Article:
It’s not just cold air slamming against warm that creates disasters. Disasters come from a variety of threats: rising rivers and unprecedented snowfalls, cyberattacks and infectious diseases. There are also other kinds of risks, such as inadequate budgets and shifting political sands. Regardless of the cause, the consequences are predictable and can be tragic. Disasters hurt people and property. They tear lives apart. They can make political careers or bring them to a screeching halt. Disasters can change the course of history. While disasters can be difficult and present challenges to a neighborhood, community, state and a nation, their impact can be mitigated through strong and decisive action. Often, the only thing standing between the worst outcomes and manageable ones are citizens and public officials who refuse to be helpless pawns or victims, but instead prepare for the inevitable, conduct a thorough response and develop together a well-thought out recovery that acknowledges evolving threats without fear.
Disasters demand attention. They don’t care about government shutdowns, continuing resolutions or sequestration. Political ideology and party partisanship are immaterial to them. Disasters also don’t discriminate. They occur in red states, in blue states and every shade in between. Borders drawn on a map make no difference. So, whether it’s a tornado in Moore, Okla., a chemical spill in West Virginia or wildfires in Colorado, there are undeniable realities when it comes to disasters. 1) They will occur. 2) Some people will need help. 3) Communities will want to recover. Because disasters can be arbitrary and capricious, the only way to truly manage them is to learn from the last one, while mitigating and preparing to the best of one’s ability for the next event. At the end of the day, that determines success or failure, life or death. For disasters, all the rest are just details.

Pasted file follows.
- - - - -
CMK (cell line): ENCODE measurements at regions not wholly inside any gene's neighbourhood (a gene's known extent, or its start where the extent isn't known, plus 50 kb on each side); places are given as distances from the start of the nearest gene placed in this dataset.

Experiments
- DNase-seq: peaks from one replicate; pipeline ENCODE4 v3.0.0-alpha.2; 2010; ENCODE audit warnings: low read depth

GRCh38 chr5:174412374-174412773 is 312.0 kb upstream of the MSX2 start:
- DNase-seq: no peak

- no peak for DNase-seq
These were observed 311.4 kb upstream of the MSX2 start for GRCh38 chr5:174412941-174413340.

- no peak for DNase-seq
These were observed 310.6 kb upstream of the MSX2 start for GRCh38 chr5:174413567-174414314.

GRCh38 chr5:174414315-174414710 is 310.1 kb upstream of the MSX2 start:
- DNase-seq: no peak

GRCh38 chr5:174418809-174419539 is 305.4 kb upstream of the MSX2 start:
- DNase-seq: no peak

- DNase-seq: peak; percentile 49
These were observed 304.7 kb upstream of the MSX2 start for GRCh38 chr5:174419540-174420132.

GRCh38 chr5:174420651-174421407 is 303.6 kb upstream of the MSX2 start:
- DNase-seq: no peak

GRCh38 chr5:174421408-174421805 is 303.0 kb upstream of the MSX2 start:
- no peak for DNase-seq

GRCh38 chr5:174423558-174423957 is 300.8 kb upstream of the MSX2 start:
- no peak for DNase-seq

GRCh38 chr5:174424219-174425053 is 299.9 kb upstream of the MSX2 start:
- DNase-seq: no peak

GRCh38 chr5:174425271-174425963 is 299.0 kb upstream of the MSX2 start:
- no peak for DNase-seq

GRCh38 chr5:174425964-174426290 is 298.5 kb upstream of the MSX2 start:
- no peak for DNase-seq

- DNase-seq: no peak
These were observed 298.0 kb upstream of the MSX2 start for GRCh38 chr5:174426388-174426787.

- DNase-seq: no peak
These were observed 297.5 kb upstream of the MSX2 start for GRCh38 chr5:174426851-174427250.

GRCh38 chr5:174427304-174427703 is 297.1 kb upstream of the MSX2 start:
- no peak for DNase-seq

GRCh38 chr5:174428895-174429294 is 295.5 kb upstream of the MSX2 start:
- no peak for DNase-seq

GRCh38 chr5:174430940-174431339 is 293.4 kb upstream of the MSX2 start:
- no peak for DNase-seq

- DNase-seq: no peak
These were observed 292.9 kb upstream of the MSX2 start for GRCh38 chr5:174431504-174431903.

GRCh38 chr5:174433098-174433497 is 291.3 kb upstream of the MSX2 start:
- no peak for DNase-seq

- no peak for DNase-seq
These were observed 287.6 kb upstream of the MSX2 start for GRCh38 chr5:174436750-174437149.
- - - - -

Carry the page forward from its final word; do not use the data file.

When Hurricane Sandy hit the mid-Atlantic and East Coast in late October 2012, it not only killed more than 200 people and caused tens of billions of dollars in damage. It altered the way this country manages disasters. Congress passed the Sandy Recovery Improvement Act of 2013 in late January. In addition to providing almost $51 billion for recovery and other projects, it amended the Stafford Act and key aspects of federal disaster assistance programs. Beyond the legislation, the hurricane also provoked debate on the underfunded National Flood Insurance Program, climate change and its impact on rising sea levels, the growing economic losses from disasters, community resiliency and rebuilding stronger versus not re-building at all. The country hasn’t witnessed this kind of national discourse related to a natural disaster since Hurricane Katrina in 2005. Yet even as these discussions took place, the harsh undercurrent of fiscal battles, partisan politics and citizens who require help persisted. Together, they have created an intense struggle that won’t be resolved any time soon.
A significant cyberattack in this country is inevitable, so states should take steps now to mitigate, manage and recover from it. Otherwise, officials will be caught unprepared while still being expected to successfully handle both the attack and its consequences, which could include everything from grounded air transportation to a compromised electrical grid, from faulty water treatment plants to unworkable ATMs.